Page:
So, what does LNR do? If the integer in operand 2 is negative, it is placed into operand 1 unchanged. If the integer in operand 2 is positive, it is complemented and placed in operand 1. We will always produce a negative result with LNR. Since all positive integers have complements, no overflow can occur. Here are the condition codes for LNR.

Code Meaning

0 Result zero

1 Result less than zero

2 —

3 —

What does LPR do? If the integer in operand 2 is positive, it is placed in operand 1. If the integer in operand 2 is negative, it is complemented and placed in operand 1. We will always produce a positive result (except for the maximum negative integer). If you complement the maximum negative integer, an overflow occurs. Here are the condition codes for LPR.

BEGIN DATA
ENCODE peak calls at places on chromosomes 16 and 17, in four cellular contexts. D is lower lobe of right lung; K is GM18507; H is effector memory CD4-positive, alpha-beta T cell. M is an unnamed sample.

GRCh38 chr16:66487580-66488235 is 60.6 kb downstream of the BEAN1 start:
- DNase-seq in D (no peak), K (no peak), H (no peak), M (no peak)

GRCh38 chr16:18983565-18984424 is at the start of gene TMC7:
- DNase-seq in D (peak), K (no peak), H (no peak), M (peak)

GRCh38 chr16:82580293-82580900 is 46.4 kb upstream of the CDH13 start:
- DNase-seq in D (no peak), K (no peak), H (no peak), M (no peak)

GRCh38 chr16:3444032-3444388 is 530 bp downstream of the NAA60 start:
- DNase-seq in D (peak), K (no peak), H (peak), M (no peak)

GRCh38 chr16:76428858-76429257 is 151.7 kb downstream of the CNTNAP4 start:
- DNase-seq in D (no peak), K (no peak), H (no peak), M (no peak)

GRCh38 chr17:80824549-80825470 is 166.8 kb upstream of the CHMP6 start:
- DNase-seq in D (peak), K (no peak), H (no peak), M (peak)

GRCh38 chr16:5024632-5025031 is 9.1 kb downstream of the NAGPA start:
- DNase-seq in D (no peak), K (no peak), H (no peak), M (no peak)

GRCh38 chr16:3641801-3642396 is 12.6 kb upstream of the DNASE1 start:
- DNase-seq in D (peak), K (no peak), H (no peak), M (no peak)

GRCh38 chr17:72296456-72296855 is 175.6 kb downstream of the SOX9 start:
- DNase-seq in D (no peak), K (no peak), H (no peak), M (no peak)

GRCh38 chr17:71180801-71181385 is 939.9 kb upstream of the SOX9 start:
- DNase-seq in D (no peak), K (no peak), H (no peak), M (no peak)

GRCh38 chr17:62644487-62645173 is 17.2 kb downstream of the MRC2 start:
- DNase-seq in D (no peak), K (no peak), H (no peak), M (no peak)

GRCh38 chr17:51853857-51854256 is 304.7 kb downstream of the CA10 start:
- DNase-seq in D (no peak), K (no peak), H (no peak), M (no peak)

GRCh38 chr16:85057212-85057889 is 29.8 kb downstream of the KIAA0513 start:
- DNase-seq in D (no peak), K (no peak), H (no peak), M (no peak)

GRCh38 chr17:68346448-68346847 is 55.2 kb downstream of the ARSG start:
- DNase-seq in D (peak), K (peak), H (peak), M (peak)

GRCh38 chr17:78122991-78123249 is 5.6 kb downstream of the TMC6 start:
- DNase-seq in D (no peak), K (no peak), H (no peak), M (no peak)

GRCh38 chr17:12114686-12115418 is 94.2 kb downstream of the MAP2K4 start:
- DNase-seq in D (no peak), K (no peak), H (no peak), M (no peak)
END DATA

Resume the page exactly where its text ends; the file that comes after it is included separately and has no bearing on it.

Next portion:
Code Meaning

0 Result zero, no overflow

—

2 Result greater than zero, no overflow

3 Overflow

The moral to this tale is *you get what you ask for*. LPR produces positive results. LNR produces negative results. LCR produces complements which are sometimes positive and sometimes negative.

Now you can spend that week doing something really productive.

Filed under IBM Mainframe Assembler

## Two’s Complement for Programmers

Are you new to two’s complement data? Need to brush up your skills? I’ve posted a new article on the website that might help – Two’s Complement for Programmers. It’s not heavy on mathematics, but long on the basic skills you need as an assembler programmer.

It will become an appendix in my new book * The Big Blue Assembler Book*. I decided to change the title when the book grew longer – +300 pages. Then I realized that “Big Blue” is a nickname for IBM and the title was fixed!

I’ll be building a few more programming exercises and an index (any suggestions?). Then I’ll read the whole thing again looking for errors before publishing it on Amazon.

Filed under IBM Mainframe Assembler